These historic reforms were passed by a Republican Congress and signed into law by President Bill Clinton. They ended the entitlement to welfare and replaced it with a more fiscally-sound block grant to the states. Known as “Temporary Assistance for Needy Families” (TANF), the grant program provided states with unprecedented control over welfare programs in exchange for meeting meaningful federal work standards.
That meant that people eligible for welfare were put on a path toward self-sufficiency through the dignity associated with work. A commitment to work is integral to helping people help themselves.
That was 16 years ago.
Now, fast forward to this past July when the Obama administration issued an “information memorandum” telling states that they could “waive” the work requirement for welfare recipients. That would allow states to reduce the number of welfare recipients expected to work, reduce hours of work, eliminate penalties for not working, or even expand what counts as work to include “activities” like bed rest, massage, or smoking cessation classes.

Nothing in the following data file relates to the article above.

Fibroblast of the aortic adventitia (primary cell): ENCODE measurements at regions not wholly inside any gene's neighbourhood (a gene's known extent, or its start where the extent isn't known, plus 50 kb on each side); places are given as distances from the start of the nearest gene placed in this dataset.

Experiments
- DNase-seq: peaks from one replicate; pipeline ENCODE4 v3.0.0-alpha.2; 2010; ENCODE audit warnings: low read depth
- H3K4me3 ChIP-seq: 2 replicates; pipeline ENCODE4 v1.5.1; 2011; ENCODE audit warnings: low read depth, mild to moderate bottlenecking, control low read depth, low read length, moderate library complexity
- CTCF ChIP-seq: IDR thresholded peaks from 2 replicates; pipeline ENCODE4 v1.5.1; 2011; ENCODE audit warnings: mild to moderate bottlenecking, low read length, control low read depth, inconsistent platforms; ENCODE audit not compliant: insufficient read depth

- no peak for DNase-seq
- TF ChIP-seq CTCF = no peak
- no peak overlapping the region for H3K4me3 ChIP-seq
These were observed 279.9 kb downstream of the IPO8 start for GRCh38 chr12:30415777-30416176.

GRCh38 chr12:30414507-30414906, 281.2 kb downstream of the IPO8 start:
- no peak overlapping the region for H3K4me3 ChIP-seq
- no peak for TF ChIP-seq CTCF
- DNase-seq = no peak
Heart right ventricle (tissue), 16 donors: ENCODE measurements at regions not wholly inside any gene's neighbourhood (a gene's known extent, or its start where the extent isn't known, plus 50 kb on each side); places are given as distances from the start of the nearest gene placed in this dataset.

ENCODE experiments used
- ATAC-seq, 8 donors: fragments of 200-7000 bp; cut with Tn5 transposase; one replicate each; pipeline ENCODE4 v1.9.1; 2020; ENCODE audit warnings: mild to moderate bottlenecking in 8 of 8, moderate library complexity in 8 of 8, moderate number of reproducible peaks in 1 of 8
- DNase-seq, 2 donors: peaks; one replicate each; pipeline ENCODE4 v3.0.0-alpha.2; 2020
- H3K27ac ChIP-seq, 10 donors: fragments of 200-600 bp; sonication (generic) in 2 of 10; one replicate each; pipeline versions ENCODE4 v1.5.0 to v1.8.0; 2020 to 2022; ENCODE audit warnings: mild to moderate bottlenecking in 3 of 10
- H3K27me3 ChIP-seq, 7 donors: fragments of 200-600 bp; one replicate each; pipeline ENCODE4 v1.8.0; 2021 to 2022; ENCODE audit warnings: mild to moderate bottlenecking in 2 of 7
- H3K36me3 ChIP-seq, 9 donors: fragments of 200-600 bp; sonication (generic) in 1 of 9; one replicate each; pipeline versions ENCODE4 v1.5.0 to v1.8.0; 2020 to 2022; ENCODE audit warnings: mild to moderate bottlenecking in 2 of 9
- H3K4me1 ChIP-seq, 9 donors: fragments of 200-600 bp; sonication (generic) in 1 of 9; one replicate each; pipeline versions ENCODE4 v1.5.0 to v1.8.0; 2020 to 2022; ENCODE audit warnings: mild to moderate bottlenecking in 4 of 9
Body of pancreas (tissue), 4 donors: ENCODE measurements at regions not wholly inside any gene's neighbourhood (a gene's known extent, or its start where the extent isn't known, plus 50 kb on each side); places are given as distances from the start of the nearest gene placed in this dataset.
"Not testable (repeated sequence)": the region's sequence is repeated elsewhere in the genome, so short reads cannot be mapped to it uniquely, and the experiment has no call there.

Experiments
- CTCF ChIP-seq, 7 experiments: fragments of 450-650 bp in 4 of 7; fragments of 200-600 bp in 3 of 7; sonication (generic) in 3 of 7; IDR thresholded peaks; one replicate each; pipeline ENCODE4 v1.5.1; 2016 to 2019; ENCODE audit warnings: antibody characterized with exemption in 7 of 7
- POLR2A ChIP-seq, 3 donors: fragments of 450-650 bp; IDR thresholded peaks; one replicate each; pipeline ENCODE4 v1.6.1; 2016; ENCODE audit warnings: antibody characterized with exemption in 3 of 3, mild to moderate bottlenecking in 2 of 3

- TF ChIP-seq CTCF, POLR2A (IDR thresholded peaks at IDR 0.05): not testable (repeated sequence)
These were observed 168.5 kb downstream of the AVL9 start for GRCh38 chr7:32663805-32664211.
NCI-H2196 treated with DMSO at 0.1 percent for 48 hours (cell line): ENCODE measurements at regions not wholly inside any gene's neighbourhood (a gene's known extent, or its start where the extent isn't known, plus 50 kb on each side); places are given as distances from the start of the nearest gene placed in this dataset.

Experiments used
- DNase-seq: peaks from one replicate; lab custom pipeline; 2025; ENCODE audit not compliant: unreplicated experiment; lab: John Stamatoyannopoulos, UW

In the 16 years since the creation of TANF, no administration has concluded that they have the authority to waive these work requirements. Any changes to the 1996 welfare reform law have taken an act of Congress.
We knew President Obama was out of bounds, and so we asked the legal experts at the Government Accountability Office (GAO) to look into it. What’d they find? They confirmed that the administration had gone too far and must submit this change to Congress under the Congressional Review Act (CRA). The CRA ensures an administration cannot radically alter a law without Congressional input.
We believe in tough work requirements in welfare. That’s why we recently introduced resolutions of disapproval in both the House and the Senate to prevent the administration from weakening the core element of welfare reform. In fact, the House will be voting on this resolution this week.
President Obama and his allies have been quick to paint any objections to their work reduction scheme as politically motivated, and they have labeled anyone who questions this action as merely pawns in an election year fight.
That couldn’t be further from the truth.
Having authored and shepherded the law through Congress and to then-President Clinton’s desk, we understand that this one action threatens a program that has resulted in record numbers of low-income parents going to work, an increase in earnings, and a record-level decrease in poverty.
Those are the success stories of welfare reform. Those successes are rooted in an agreement between states and the federal government: fixed federal funding and enormous flexibility in exchange for a requirement that they engage welfare recipients in work and related activities.
But through this power grab, which could weaken the work requirements in welfare, the Obama administration threatens future success stories. The work requirements should and must stand.